Two of the leading national politicians of their age, Wilson and Summer were utterly different in background but both were adamant abolitionists from Massachusetts. Wilson helped gain the election of Sumner to the U.S. Senate, and later followed him to serve in that body himself. Both were among the “Radical Republicans” who fought for emancipation and who worked to protect the rights of the freed slaves following the War. Their deaths in 1874 and ’75 surely helped pave the way for the abridgement of civil rights which ensued.
Born Jeremiah Jones Colbath to a large and poor family in New Hampshire, Henry Wilson adopted his new name at the age of 21 and through tremendous personal effort made himself a successful shoe manufacturer. In later years when he served in Congress, he was familiarly known as the “cobbler of Natick.” As a young man, when he witnessed slaves being sold in the nation’s capital while on a trip taken for his health, Wilson committed himself to politics with the goal of ending slavery. His only son, following in his father’s footsteps, commanded a black regiment in the Civil War. Wilson was famous for traveling indefatigably all around Massachusetts and talking to anyone and everyone among his constituents.
Charles Sumner, on the other hand, was by no means a “man of the people.” Multi-lingual and Harvard-educated, his political expertise lay primarily in foreign affairs, but he was no less devoted to the cause of freedom. His empassioned pleading against the fugitive slave laws, denunciation of the Kansas-Nebraska Act of 1854, and delivery of his notable antislavery speech called “The Crime against Kansas” in 1856 led to his being viciously attacked by a Congressman in the Senate Chamber. The assailant was Preston Brooks, a nephew of South Carolina Senator Andrew Butler, whom Sumner had maligned in his address. Brooks repeatedly beat the defenseless Sumner over the head with a cane, leaving him in bloody unconsciousness from which it took him three years to recover. Castigated and denounced for this atrocity by Wilson, Brooks challenged him to a duel, which Wilson declined.
Through the Civil War, Sumner and Wilson strongly supported the military, and pushed President Abraham Lincoln to emancipate and enfranchise the slaves. The two senators felt the rebellious South deserved harsh treatment, and they fostered the movement to impeach President Andrew Johnson on account of his leniency. By the election of 1872, Sumner had become disenfatuated by then President Grant, as had many of the reform-minded Republicans. Thus broke the Sumner-Wilson team. The former Union Army commander’s sweeping popularity in 1868 had been undermined by scandals in his administration (Wilson was touched by the Credit Mobilier debacle, but came through sufficiently unscathed) but the Grant-Wilson ticket won, nevertheless. The victory was due to the weakness of his opponent, Horace Greeley, and the disagreements among his “strange-bedfellows”—the Democrats and Sumner with his “Liberal Republicans.”
Many people are learning to turn to our phenomenal data base for answers to numismatic queries, but there are always some questions which can probably never be adequately answered. Our mule is an example of such an enigma. We will presumably never know the exact role of most surviving items. Why was it made? Or how unusual is it? How many pieces are still in existence? Is it a good investment? Who owned it? Zimmer was referred to us by the Grant Museum Association in Illinois.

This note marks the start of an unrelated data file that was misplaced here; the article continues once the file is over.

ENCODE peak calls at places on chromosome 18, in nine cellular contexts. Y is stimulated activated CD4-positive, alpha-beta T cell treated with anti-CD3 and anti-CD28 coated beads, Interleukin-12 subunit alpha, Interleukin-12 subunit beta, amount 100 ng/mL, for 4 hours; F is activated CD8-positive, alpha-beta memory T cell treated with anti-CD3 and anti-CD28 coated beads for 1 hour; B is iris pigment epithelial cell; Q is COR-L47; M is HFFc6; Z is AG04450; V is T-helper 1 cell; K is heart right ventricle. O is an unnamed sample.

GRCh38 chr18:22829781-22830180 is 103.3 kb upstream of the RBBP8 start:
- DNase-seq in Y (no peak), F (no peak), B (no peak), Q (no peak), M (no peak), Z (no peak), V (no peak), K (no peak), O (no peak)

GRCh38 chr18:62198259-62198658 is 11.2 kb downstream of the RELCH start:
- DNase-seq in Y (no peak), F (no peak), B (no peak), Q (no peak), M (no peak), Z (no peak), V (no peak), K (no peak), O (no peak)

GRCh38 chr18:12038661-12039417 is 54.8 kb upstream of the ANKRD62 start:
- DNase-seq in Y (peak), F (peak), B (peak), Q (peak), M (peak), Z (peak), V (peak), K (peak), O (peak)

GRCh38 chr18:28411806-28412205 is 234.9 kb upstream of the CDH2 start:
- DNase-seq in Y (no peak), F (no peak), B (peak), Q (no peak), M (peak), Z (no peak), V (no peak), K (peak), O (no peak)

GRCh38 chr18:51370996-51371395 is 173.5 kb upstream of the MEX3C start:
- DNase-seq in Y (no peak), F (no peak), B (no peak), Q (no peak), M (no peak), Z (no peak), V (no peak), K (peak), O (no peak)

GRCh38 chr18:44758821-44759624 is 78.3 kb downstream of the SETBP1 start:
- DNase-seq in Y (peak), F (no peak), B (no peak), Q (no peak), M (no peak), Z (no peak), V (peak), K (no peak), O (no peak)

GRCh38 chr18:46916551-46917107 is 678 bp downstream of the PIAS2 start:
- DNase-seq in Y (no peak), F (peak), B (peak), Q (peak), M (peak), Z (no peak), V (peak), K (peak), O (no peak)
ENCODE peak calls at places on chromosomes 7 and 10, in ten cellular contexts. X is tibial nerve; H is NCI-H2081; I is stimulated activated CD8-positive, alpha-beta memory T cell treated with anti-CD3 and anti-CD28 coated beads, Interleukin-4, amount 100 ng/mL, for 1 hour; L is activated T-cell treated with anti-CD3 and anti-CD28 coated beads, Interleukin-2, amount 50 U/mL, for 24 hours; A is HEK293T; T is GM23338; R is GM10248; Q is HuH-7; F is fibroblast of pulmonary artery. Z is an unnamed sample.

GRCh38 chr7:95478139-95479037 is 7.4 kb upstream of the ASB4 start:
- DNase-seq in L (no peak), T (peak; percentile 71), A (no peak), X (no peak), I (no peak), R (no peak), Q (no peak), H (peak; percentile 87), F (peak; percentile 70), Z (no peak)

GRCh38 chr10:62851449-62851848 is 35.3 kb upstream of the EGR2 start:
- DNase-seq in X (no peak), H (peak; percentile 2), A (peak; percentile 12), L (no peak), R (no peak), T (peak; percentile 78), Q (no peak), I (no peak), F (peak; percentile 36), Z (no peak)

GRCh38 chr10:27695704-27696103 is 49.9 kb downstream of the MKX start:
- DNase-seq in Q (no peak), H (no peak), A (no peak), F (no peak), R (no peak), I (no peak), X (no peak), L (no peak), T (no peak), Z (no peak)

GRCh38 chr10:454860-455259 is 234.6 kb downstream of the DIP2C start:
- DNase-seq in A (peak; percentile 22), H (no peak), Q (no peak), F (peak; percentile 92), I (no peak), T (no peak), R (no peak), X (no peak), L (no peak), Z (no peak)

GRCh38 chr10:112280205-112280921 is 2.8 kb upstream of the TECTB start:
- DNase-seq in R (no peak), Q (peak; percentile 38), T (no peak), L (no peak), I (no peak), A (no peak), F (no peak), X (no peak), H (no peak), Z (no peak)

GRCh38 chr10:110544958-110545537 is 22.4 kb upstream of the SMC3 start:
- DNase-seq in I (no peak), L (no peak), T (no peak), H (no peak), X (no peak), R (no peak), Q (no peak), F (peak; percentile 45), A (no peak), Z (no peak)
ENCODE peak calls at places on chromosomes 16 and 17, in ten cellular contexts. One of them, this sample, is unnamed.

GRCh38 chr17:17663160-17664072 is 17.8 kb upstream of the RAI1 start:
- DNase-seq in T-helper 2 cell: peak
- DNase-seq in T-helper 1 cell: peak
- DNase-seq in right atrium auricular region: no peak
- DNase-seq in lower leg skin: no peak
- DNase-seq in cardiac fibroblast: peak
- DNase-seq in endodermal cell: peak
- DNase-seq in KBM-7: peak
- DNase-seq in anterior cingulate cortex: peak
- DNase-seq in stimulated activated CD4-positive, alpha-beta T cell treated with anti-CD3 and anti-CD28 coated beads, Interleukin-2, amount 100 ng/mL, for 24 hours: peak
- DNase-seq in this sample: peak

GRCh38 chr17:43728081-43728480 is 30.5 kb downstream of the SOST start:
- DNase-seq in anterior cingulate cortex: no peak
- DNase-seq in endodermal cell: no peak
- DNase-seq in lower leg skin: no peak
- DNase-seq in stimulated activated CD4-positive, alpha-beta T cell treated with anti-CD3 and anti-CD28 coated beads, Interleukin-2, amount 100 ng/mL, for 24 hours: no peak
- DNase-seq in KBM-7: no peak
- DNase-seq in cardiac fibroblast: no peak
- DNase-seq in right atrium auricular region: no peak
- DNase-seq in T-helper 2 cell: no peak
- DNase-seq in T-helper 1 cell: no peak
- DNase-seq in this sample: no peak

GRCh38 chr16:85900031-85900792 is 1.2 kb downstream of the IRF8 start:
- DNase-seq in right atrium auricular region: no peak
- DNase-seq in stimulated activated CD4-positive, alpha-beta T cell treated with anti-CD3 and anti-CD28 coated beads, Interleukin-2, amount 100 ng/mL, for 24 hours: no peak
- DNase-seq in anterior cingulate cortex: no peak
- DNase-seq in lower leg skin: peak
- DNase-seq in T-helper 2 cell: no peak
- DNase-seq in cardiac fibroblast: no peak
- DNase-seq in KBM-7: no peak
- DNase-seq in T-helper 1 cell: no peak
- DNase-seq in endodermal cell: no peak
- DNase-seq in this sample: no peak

World Coinages, Broad and Narrow Perspectives
Chris Schmidt-Nowara, Assistant Professor of History at Fordham University, is working on a book about national identity and commemorations in 19th-century Spain and its three major colonies: Cuba, Puerto Rico, and the Philippines. He examined pertinent issues to investigate how the Spanish state represented itself, both in Spain and in the colonies.
David Edwards, a researcher at the National Museum of the American Indian (NMAI) of the Smithsonian Institution, got in touch with us to inquire about gold dating from the late 15th century to the early 18th century. This new landmark museum—scheduled to open on the National Mall in September, 2004—will feature a central theme demonstrating the motivations which brought Europeans to the “New World,” so gold plays an important role. Unfortunately, our collection is lacking certain important pieces sought by our potential borrower: in this case, the notable VIGO- and LIMA-marked English gold coins of Anne and George II, respectively, minted from captured Spanish treasure.
Former ANS Curator Dr. William L. Bischoff sought to learn more about the Indo-Scythian coinages of Azes II, from the ancient regions now falling mostly within the Islamic Republic of Pakistan. The Society’s extensive collections of these issues of the “Sakas” include many examples of hoard coins donated by Jonathan Rosen and selected pieces from the great bequest of Edward T. Newell. Browsing through the varieties of these coins, believed to date from roughly 20 to 1 B.C., provided me with the occasion to attribute several.